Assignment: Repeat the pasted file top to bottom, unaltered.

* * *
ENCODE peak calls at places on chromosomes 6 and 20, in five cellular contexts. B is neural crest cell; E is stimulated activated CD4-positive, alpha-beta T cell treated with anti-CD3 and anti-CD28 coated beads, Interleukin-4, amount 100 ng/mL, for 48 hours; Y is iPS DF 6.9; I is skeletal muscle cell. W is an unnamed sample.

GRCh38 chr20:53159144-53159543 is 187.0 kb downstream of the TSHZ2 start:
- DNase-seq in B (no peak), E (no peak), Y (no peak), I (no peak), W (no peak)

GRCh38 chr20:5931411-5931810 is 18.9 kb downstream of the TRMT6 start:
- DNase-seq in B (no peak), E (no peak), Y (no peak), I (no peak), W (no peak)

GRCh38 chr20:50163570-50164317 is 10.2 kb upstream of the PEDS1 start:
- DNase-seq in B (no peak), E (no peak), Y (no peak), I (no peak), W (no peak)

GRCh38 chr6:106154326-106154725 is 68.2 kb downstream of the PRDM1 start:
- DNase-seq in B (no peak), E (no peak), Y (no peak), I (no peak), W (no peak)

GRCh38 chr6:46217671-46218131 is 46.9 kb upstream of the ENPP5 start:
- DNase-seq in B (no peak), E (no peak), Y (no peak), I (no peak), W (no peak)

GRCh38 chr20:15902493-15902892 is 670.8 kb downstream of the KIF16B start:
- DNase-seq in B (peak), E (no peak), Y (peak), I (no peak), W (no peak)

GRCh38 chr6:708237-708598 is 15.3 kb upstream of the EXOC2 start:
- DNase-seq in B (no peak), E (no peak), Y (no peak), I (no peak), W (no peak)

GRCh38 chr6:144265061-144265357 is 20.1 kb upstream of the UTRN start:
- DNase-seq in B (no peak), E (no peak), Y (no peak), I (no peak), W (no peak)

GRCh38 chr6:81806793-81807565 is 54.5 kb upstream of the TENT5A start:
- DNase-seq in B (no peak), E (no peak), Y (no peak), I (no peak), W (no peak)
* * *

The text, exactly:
ENCODE peak calls at places on chromosomes 6 and 20, in five cellular contexts. B is neural crest cell; E is stimulated activated CD4-positive, alpha-beta T cell treated with anti-CD3 and anti-CD28 coated beads, Interleukin-4, amount 100 ng/mL, for 48 hours; Y is iPS DF 6.9; I is skeletal muscle cell. W is an unnamed sample.

GRCh38 chr20:53159144-53159543 is 187.0 kb downstream of the TSHZ2 start:
- DNase-seq in B (no peak), E (no peak), Y (no peak), I (no peak), W (no peak)

GRCh38 chr20:5931411-5931810 is 18.9 kb downstream of the TRMT6 start:
- DNase-seq in B (no peak), E (no peak), Y (no peak), I (no peak), W (no peak)

GRCh38 chr20:50163570-50164317 is 10.2 kb upstream of the PEDS1 start:
- DNase-seq in B (no peak), E (no peak), Y (no peak), I (no peak), W (no peak)

GRCh38 chr6:106154326-106154725 is 68.2 kb downstream of the PRDM1 start:
- DNase-seq in B (no peak), E (no peak), Y (no peak), I (no peak), W (no peak)

GRCh38 chr6:46217671-46218131 is 46.9 kb upstream of the ENPP5 start:
- DNase-seq in B (no peak), E (no peak), Y (no peak), I (no peak), W (no peak)

GRCh38 chr20:15902493-15902892 is 670.8 kb downstream of the KIF16B start:
- DNase-seq in B (peak), E (no peak), Y (peak), I (no peak), W (no peak)

GRCh38 chr6:708237-708598 is 15.3 kb upstream of the EXOC2 start:
- DNase-seq in B (no peak), E (no peak), Y (no peak), I (no peak), W (no peak)

GRCh38 chr6:144265061-144265357 is 20.1 kb upstream of the UTRN start:
- DNase-seq in B (no peak), E (no peak), Y (no peak), I (no peak), W (no peak)

GRCh38 chr6:81806793-81807565 is 54.5 kb upstream of the TENT5A start:
- DNase-seq in B (no peak), E (no peak), Y (no peak), I (no peak), W (no peak)